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Paradox #1

Series #7      by: Paul Marmet
( Last checked 2017/01/15 - The estate of Paul Marmet )
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        Many people know the "Twin Paradox". It shows that, if one of the twins travels at large velocities, his age appears younger than the other twin, who did not travel. This application of relativity is well known, but of course such experiment has never been done and cannot be verified experimentally.  It is more challenging to consider a paradox that has already been verified experimentally.  Let us examine the "Earth Paradox".

Earth Paradox
        Let us use a very accurate method of measuring the size of the Earth. From a location on the equator, let us use the international primary standard of length to measure a distance of about 300 meters along the equator. In fact, the exact distance is really 299.792458 meters so that this distance is exactly one microsecond-light.  At that distance, we draw a line on the ground. Then we repeat the same measurement along the Earth equator for another similar distance of 300 meters, and we draw another line. This procedure is repeated thousands of times until the full circle around the Earth is completed and the experimenter arrives again at the point of departure.  This is illustrated below on figure 1.   We find that the number of lines drawn on the Earth equator is about 133 425.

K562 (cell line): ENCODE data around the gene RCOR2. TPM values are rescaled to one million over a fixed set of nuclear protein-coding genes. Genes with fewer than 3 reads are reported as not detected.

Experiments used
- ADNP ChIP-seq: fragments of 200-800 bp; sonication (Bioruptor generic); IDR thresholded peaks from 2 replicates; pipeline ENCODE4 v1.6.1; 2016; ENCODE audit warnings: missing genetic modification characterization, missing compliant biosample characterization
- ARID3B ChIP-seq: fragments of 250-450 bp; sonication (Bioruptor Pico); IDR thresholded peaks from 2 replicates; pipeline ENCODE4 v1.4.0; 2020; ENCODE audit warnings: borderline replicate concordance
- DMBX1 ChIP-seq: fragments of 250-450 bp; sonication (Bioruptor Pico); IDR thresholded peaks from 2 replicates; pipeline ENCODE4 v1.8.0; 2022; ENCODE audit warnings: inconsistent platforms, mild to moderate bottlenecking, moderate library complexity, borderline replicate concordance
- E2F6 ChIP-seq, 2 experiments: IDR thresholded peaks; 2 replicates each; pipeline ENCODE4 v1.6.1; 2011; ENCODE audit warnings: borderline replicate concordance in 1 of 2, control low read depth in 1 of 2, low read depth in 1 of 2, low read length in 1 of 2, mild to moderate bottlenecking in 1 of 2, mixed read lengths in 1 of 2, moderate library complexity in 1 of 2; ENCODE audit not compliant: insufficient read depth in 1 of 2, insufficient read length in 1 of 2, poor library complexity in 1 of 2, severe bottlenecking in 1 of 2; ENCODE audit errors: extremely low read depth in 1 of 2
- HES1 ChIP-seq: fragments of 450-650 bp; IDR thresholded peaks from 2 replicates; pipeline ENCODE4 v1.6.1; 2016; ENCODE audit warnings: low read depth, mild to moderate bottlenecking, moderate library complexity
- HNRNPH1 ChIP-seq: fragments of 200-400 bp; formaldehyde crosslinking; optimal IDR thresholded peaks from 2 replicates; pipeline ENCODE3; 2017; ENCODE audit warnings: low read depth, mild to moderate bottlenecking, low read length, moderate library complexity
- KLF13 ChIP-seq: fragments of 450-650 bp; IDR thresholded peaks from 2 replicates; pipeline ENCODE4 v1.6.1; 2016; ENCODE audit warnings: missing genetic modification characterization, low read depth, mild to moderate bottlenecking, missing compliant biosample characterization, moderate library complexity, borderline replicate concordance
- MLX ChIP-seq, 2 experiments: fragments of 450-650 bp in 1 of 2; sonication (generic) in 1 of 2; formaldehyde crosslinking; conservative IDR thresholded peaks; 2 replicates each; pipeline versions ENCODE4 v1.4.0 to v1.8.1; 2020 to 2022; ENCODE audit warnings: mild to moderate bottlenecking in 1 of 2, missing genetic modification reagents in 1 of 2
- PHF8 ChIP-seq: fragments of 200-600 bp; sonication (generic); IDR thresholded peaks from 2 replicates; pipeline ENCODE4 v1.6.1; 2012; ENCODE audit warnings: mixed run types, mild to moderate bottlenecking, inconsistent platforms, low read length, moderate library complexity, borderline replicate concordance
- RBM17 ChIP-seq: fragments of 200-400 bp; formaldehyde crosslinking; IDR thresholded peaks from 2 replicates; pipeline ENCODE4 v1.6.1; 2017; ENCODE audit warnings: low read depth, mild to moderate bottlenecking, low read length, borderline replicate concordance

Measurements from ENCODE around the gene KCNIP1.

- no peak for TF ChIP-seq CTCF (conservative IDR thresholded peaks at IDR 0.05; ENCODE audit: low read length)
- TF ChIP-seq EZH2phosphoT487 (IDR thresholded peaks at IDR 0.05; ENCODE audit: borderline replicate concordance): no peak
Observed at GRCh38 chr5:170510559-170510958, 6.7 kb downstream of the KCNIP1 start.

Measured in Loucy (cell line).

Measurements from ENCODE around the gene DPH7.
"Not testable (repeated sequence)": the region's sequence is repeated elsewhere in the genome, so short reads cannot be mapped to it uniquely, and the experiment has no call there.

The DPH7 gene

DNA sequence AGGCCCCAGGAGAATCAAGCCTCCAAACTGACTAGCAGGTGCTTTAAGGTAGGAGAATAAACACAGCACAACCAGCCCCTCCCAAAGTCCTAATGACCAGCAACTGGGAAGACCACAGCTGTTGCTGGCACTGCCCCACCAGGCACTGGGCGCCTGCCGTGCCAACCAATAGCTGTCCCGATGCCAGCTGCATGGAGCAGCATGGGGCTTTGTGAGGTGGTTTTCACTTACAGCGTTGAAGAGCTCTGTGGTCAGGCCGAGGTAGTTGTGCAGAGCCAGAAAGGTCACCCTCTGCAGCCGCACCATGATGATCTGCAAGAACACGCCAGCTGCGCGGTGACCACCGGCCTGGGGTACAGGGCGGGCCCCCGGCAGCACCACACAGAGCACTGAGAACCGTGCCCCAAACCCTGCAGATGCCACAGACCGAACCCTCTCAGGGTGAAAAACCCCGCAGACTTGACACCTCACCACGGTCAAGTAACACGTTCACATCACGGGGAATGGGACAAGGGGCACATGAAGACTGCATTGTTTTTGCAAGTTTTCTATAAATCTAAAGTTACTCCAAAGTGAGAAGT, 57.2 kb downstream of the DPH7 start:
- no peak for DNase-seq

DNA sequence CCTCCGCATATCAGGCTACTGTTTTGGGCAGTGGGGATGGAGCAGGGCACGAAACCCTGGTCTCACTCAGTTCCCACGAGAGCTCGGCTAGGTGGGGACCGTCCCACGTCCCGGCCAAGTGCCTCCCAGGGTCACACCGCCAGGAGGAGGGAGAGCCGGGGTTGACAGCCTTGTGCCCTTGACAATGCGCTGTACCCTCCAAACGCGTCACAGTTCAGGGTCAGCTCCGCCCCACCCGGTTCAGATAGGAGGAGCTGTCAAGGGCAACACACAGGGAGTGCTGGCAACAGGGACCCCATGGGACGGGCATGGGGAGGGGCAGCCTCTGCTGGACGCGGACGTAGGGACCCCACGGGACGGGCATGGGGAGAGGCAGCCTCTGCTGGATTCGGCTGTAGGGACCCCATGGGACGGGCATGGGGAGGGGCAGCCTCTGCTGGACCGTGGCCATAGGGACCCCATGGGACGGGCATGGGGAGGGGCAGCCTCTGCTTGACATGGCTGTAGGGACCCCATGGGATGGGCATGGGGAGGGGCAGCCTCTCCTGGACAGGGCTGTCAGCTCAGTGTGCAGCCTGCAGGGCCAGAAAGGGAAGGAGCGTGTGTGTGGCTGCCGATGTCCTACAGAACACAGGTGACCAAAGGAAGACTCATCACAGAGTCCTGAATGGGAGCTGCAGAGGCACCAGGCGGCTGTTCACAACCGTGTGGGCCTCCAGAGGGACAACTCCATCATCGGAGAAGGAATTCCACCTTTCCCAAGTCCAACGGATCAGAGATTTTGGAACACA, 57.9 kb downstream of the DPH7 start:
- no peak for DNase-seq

In the second part of the experiment, we send a beam of light around the Earth equator. We can anticipate that at each microsecond, the beam of light passes each line drawn on the ground, because they have been spaced by one microsecond-light (by definition).  When we send the beam eastward, light goes across 133425 lines, and therefore take 133425 microseconds to go around the world, passing each line every microsecond.  Also, when we send the beam westward, the beam of light also passes one line every micro-second, so that light takes 133425 to complete the trip around the world. Of course, the experiment is well done and light is traveling inside a vacuum pipe in which air has been completely pumped out.
        However, following the Sagnac effect published in 1914 it has been shown experimentally that light takes a longer time to go around the world Eastward than Westward. The Sagnac effect is well known. It has been added in the Global Positioning System (GPS) to determine time and coordinates on Earth. The Sagnac effect is also used in optical gyroscopes.  It is very well extablished.
        How can the experiment above with light moving across each of the 133425 lines every microsecond be compatible with the observed Sagnac effect? How can the time taken, to go around the world be longer when going Eastward then Westward, since there are the same number of lines (133425)?  Light takes exactly one microsecond to go between lines (by definition).
        The answer to this problem will be given (and explained) here as soon as I have time to write it down, probably during the first part of 2000.  Make a bookmark if you want to remember the Web address.

Explanation now published at "The GPS and the Constant Velocity of Light"

Of course, it is not a real paradox.  It is physical reality. The answer is logical and uses conventional logic (I mean without the magic space-time distortion).

Note: Don't tell me that it is because the Earth is rotating. So what?

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llustration of the Paradox

Figure 1

Paradox #1   December, 1999

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